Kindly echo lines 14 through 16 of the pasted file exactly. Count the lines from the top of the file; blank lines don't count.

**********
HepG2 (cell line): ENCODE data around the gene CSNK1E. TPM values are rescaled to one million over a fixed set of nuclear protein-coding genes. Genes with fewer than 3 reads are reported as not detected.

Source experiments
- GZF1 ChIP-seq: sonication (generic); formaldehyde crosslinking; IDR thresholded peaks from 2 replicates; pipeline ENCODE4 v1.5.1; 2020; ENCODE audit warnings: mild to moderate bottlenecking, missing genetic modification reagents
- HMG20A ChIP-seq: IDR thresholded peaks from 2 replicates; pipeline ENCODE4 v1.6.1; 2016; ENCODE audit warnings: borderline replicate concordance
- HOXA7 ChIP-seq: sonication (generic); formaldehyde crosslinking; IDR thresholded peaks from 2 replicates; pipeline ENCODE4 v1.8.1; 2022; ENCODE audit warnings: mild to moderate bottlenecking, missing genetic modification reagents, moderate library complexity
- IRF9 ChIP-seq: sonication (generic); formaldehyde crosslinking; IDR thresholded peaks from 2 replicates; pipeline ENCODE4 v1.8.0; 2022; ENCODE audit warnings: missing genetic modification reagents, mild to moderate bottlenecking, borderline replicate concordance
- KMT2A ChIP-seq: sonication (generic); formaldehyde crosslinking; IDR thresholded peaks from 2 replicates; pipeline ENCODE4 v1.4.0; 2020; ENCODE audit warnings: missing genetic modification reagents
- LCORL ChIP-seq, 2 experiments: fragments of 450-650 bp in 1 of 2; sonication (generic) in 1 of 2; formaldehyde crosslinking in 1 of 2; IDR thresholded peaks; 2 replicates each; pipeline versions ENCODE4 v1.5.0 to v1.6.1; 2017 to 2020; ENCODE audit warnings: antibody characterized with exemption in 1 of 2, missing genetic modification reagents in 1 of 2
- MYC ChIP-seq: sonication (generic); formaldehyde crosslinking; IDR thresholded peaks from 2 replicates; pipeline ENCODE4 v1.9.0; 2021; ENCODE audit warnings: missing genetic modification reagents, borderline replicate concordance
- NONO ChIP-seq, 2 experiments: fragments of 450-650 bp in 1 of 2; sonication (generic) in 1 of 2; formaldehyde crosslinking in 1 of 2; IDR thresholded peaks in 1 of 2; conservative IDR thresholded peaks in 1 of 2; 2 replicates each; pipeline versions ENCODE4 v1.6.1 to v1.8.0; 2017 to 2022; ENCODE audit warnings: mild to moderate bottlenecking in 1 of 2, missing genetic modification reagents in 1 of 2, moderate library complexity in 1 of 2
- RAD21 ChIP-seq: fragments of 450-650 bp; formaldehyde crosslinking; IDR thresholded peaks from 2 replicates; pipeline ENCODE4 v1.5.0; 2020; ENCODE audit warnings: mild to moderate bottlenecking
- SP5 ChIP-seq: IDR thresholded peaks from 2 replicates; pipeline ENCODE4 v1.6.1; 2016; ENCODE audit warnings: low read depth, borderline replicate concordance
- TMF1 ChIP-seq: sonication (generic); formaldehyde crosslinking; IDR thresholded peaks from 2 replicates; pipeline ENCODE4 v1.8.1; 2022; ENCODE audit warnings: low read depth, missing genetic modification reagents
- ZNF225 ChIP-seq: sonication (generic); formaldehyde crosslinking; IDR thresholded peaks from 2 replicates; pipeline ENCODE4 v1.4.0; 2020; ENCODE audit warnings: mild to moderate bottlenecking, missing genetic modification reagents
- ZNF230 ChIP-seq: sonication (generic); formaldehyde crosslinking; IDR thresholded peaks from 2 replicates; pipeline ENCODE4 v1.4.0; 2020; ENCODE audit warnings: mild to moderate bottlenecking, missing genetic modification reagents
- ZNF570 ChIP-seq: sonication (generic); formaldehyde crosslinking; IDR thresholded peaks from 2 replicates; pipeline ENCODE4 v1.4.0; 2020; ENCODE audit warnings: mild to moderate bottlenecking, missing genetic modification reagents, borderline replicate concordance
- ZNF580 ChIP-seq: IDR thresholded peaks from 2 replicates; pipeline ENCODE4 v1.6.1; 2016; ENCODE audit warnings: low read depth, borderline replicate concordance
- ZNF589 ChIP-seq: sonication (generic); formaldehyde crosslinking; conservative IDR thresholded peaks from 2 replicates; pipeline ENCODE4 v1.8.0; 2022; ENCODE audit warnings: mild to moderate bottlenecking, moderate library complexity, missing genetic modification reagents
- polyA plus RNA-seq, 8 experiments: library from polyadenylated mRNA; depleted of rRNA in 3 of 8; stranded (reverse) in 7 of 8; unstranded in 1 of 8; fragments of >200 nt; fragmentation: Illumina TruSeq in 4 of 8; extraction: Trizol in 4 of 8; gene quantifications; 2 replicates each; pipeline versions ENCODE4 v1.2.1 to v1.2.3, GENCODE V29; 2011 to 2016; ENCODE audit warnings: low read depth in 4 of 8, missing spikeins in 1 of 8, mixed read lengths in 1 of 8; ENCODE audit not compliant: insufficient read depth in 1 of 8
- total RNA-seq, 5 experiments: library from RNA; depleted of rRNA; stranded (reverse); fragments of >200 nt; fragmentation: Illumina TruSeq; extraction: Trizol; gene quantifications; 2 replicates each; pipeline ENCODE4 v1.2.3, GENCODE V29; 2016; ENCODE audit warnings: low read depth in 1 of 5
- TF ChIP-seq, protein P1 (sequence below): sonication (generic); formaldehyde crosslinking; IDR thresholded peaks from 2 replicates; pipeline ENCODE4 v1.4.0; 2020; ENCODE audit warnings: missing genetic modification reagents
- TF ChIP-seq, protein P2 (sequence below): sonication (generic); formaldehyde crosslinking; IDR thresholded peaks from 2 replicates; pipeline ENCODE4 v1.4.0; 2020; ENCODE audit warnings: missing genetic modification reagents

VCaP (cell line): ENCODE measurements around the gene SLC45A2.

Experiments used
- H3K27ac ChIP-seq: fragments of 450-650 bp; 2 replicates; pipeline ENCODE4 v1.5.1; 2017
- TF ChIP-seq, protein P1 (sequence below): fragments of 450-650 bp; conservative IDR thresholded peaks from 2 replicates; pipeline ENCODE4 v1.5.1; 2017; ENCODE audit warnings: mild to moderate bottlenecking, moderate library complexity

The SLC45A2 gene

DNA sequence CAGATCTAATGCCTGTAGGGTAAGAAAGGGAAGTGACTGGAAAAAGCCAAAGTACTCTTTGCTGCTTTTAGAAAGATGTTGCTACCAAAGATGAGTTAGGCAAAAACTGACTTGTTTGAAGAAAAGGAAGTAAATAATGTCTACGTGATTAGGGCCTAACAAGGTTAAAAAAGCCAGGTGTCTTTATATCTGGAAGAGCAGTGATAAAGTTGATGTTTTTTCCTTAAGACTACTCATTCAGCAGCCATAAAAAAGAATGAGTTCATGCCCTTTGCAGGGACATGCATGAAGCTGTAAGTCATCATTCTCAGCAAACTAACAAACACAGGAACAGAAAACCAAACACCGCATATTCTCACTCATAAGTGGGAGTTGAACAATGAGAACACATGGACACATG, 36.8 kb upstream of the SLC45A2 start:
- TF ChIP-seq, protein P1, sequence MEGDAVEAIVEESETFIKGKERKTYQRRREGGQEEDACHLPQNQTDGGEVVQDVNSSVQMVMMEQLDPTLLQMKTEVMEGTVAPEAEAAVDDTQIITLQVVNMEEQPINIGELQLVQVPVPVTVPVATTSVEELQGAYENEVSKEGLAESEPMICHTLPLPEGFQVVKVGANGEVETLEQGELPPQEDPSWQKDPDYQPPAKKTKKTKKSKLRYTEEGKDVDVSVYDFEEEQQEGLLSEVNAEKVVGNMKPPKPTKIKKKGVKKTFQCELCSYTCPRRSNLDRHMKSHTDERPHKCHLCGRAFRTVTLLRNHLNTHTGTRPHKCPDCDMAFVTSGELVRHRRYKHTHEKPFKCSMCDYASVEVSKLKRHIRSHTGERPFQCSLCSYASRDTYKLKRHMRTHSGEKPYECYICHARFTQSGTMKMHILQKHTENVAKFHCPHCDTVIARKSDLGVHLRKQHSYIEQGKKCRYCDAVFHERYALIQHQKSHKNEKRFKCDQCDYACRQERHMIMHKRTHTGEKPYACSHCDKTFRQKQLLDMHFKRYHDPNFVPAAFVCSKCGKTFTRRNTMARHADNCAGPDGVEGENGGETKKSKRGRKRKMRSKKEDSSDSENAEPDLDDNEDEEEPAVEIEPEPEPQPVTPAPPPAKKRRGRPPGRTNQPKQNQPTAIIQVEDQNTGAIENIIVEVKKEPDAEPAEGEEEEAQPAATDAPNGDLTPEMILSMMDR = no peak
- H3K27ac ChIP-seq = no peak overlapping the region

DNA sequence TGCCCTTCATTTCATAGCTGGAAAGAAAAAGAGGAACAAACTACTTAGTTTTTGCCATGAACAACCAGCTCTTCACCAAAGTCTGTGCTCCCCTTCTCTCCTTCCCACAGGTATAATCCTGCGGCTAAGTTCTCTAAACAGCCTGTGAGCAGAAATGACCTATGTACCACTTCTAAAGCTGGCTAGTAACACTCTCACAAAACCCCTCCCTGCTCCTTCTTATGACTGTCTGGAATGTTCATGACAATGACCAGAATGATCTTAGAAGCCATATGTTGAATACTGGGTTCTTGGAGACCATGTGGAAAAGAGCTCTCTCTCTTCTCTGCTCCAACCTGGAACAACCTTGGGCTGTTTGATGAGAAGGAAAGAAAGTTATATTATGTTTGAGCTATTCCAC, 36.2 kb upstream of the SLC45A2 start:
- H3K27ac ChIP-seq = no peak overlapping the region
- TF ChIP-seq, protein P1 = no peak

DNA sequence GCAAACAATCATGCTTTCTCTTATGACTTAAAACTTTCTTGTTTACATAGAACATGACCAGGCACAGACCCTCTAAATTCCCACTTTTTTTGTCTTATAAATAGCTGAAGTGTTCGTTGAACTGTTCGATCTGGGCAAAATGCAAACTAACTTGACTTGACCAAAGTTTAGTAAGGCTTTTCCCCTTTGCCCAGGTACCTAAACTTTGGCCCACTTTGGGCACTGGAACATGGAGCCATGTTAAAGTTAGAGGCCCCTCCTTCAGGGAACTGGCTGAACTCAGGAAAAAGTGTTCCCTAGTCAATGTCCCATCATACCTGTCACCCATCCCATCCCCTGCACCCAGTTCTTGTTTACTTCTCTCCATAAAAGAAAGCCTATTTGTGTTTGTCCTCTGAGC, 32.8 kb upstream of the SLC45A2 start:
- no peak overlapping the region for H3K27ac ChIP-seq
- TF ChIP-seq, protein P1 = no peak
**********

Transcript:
- ZNF225 ChIP-seq: sonication (generic); formaldehyde crosslinking; IDR thresholded peaks from 2 replicates; pipeline ENCODE4 v1.4.0; 2020; ENCODE audit warnings: mild to moderate bottlenecking, missing genetic modification reagents
- ZNF230 ChIP-seq: sonication (generic); formaldehyde crosslinking; IDR thresholded peaks from 2 replicates; pipeline ENCODE4 v1.4.0; 2020; ENCODE audit warnings: mild to moderate bottlenecking, missing genetic modification reagents
- ZNF570 ChIP-seq: sonication (generic); formaldehyde crosslinking; IDR thresholded peaks from 2 replicates; pipeline ENCODE4 v1.4.0; 2020; ENCODE audit warnings: mild to moderate bottlenecking, missing genetic modification reagents, borderline replicate concordance